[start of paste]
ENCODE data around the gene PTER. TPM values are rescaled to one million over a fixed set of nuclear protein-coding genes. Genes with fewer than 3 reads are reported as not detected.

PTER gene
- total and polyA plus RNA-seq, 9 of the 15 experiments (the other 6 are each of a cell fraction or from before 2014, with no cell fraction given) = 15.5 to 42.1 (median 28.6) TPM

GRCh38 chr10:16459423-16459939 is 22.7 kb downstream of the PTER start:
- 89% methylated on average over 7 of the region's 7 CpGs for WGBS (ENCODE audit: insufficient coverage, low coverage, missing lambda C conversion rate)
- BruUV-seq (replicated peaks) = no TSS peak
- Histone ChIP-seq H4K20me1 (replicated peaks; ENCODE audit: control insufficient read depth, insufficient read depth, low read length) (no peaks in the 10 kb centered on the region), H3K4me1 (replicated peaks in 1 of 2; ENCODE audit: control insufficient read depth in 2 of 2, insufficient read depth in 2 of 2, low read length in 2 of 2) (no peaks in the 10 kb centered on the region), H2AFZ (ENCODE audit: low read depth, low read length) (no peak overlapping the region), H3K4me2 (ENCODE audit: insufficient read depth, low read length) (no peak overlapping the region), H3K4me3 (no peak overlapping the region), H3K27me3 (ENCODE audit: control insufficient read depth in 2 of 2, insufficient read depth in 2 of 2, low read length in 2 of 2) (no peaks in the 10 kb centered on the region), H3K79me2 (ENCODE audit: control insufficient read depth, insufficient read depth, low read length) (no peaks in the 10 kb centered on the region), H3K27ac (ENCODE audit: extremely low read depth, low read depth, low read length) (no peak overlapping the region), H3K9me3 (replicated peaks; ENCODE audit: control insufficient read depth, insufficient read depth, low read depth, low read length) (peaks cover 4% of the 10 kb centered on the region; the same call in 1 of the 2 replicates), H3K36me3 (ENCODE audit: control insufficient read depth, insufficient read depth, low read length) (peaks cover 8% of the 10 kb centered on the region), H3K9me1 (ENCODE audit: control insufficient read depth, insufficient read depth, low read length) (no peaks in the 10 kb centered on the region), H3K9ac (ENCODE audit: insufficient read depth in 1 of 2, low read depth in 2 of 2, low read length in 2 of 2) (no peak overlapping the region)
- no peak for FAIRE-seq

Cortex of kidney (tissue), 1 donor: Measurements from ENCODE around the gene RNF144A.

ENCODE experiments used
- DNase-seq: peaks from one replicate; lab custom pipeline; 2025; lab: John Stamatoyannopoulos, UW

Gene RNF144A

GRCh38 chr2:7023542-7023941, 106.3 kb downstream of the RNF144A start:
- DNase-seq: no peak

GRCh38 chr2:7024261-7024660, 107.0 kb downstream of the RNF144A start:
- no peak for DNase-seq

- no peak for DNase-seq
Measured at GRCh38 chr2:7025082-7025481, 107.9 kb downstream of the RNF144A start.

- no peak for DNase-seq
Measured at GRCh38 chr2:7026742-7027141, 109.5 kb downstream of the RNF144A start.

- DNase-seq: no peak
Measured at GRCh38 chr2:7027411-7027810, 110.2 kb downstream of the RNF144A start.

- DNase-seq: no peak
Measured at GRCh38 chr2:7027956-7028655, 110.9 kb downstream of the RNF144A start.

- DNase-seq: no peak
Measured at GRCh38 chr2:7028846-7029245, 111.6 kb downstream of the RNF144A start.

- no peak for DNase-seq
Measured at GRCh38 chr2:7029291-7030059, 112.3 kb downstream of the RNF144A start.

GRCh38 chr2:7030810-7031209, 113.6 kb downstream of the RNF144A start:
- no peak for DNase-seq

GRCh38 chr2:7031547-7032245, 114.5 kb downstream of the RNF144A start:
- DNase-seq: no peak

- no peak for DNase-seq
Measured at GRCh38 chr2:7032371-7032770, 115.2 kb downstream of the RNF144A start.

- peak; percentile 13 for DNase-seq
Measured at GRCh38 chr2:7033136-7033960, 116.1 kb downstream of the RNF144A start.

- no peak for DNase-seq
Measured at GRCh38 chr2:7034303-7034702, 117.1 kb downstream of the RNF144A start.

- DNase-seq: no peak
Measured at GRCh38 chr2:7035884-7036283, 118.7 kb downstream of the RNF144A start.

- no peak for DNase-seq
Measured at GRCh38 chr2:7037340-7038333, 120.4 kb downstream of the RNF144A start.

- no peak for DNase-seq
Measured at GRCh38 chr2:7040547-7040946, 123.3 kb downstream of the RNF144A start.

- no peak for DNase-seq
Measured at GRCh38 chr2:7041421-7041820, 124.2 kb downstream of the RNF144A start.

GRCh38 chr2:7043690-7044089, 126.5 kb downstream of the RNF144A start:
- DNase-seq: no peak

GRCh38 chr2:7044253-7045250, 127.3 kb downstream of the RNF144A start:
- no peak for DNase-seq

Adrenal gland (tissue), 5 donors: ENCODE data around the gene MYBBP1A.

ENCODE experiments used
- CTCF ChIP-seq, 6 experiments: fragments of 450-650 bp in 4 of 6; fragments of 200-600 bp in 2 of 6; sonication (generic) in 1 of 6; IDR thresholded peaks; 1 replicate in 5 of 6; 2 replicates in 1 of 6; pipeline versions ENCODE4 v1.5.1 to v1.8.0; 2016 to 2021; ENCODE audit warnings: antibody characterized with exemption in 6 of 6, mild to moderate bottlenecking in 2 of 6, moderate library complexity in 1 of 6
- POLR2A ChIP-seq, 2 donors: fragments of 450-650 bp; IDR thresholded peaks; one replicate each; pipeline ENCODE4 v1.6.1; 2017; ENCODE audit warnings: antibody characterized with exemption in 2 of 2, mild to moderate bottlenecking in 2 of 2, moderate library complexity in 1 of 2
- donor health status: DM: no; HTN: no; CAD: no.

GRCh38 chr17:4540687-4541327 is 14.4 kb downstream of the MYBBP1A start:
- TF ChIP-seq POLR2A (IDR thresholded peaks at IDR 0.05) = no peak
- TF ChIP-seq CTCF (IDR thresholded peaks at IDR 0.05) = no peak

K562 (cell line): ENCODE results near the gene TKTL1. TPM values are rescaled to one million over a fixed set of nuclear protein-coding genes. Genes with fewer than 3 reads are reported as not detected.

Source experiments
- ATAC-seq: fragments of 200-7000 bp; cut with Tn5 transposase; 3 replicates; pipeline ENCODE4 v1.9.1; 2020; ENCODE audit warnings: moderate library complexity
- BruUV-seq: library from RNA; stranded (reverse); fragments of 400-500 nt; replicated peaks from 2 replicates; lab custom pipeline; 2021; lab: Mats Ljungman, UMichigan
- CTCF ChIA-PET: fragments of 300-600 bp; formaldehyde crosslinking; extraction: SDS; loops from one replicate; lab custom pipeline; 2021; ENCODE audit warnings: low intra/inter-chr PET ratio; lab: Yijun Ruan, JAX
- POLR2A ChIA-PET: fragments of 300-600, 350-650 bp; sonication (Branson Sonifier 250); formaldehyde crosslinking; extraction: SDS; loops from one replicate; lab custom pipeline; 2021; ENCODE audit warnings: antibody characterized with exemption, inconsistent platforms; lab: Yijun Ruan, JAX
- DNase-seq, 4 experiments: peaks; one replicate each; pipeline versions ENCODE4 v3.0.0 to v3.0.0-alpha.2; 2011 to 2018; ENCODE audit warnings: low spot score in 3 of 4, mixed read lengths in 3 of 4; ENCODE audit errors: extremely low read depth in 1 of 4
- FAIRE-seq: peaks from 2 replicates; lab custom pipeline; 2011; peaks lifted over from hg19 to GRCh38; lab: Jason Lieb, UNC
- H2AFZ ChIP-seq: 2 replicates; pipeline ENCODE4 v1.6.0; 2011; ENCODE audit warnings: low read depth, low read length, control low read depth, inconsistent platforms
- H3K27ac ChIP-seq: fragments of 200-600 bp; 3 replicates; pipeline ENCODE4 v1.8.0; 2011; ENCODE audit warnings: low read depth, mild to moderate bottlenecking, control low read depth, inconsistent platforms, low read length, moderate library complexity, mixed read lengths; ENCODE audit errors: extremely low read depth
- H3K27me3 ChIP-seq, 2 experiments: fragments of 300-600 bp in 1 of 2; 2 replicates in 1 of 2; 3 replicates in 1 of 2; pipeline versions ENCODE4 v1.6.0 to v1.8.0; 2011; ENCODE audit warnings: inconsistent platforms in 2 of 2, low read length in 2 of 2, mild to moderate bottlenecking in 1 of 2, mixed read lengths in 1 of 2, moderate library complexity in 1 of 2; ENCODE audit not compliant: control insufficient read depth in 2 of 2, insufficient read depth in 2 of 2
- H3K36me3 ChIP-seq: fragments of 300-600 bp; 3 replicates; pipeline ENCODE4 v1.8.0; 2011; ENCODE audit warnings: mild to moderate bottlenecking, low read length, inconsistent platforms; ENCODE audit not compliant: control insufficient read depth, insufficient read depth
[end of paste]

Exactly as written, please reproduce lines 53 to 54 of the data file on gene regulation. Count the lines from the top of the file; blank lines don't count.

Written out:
- CTCF ChIP-seq, 6 experiments: fragments of 450-650 bp in 4 of 6; fragments of 200-600 bp in 2 of 6; sonication (generic) in 1 of 6; IDR thresholded peaks; 1 replicate in 5 of 6; 2 replicates in 1 of 6; pipeline versions ENCODE4 v1.5.1 to v1.8.0; 2016 to 2021; ENCODE audit warnings: antibody characterized with exemption in 6 of 6, mild to moderate bottlenecking in 2 of 6, moderate library complexity in 1 of 6
- POLR2A ChIP-seq, 2 donors: fragments of 450-650 bp; IDR thresholded peaks; one replicate each; pipeline ENCODE4 v1.6.1; 2017; ENCODE audit warnings: antibody characterized with exemption in 2 of 2, mild to moderate bottlenecking in 2 of 2, moderate library complexity in 1 of 2